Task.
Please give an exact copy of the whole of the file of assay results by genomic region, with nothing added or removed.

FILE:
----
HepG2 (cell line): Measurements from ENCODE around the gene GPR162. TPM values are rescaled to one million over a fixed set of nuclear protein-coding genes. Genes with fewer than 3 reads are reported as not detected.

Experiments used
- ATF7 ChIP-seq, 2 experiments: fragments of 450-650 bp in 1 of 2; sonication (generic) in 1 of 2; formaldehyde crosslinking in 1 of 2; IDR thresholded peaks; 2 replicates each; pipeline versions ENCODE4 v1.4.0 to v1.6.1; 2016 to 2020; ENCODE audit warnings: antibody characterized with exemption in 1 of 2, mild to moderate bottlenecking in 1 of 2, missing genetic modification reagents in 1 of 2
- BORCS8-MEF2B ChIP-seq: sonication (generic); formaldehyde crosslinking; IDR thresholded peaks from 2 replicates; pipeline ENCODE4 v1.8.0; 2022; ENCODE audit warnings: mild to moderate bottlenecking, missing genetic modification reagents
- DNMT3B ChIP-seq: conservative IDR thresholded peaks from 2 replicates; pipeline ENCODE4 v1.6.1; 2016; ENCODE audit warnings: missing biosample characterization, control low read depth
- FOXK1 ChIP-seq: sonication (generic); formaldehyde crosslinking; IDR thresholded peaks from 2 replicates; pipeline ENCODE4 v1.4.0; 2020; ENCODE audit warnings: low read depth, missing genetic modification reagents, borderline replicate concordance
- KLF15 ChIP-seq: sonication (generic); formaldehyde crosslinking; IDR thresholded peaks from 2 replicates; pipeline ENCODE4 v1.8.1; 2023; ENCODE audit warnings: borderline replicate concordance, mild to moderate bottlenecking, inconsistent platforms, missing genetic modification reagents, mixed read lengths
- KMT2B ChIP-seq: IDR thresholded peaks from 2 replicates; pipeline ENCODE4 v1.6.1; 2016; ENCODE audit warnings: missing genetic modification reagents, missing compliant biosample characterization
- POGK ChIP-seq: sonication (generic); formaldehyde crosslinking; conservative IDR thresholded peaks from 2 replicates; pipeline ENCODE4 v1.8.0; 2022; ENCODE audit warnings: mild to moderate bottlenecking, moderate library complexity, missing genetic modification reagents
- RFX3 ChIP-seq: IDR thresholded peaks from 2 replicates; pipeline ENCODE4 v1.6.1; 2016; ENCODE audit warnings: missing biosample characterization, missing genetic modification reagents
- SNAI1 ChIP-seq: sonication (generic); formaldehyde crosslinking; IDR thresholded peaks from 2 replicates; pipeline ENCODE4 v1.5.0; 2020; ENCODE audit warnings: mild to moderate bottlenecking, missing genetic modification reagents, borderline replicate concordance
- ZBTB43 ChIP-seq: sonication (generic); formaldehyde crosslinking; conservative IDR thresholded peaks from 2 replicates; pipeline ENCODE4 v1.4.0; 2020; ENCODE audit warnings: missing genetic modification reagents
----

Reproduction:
HepG2 (cell line): Measurements from ENCODE around the gene GPR162. TPM values are rescaled to one million over a fixed set of nuclear protein-coding genes. Genes with fewer than 3 reads are reported as not detected.

Experiments used
- ATF7 ChIP-seq, 2 experiments: fragments of 450-650 bp in 1 of 2; sonication (generic) in 1 of 2; formaldehyde crosslinking in 1 of 2; IDR thresholded peaks; 2 replicates each; pipeline versions ENCODE4 v1.4.0 to v1.6.1; 2016 to 2020; ENCODE audit warnings: antibody characterized with exemption in 1 of 2, mild to moderate bottlenecking in 1 of 2, missing genetic modification reagents in 1 of 2
- BORCS8-MEF2B ChIP-seq: sonication (generic); formaldehyde crosslinking; IDR thresholded peaks from 2 replicates; pipeline ENCODE4 v1.8.0; 2022; ENCODE audit warnings: mild to moderate bottlenecking, missing genetic modification reagents
- DNMT3B ChIP-seq: conservative IDR thresholded peaks from 2 replicates; pipeline ENCODE4 v1.6.1; 2016; ENCODE audit warnings: missing biosample characterization, control low read depth
- FOXK1 ChIP-seq: sonication (generic); formaldehyde crosslinking; IDR thresholded peaks from 2 replicates; pipeline ENCODE4 v1.4.0; 2020; ENCODE audit warnings: low read depth, missing genetic modification reagents, borderline replicate concordance
- KLF15 ChIP-seq: sonication (generic); formaldehyde crosslinking; IDR thresholded peaks from 2 replicates; pipeline ENCODE4 v1.8.1; 2023; ENCODE audit warnings: borderline replicate concordance, mild to moderate bottlenecking, inconsistent platforms, missing genetic modification reagents, mixed read lengths
- KMT2B ChIP-seq: IDR thresholded peaks from 2 replicates; pipeline ENCODE4 v1.6.1; 2016; ENCODE audit warnings: missing genetic modification reagents, missing compliant biosample characterization
- POGK ChIP-seq: sonication (generic); formaldehyde crosslinking; conservative IDR thresholded peaks from 2 replicates; pipeline ENCODE4 v1.8.0; 2022; ENCODE audit warnings: mild to moderate bottlenecking, moderate library complexity, missing genetic modification reagents
- RFX3 ChIP-seq: IDR thresholded peaks from 2 replicates; pipeline ENCODE4 v1.6.1; 2016; ENCODE audit warnings: missing biosample characterization, missing genetic modification reagents
- SNAI1 ChIP-seq: sonication (generic); formaldehyde crosslinking; IDR thresholded peaks from 2 replicates; pipeline ENCODE4 v1.5.0; 2020; ENCODE audit warnings: mild to moderate bottlenecking, missing genetic modification reagents, borderline replicate concordance
- ZBTB43 ChIP-seq: sonication (generic); formaldehyde crosslinking; conservative IDR thresholded peaks from 2 replicates; pipeline ENCODE4 v1.4.0; 2020; ENCODE audit warnings: missing genetic modification reagents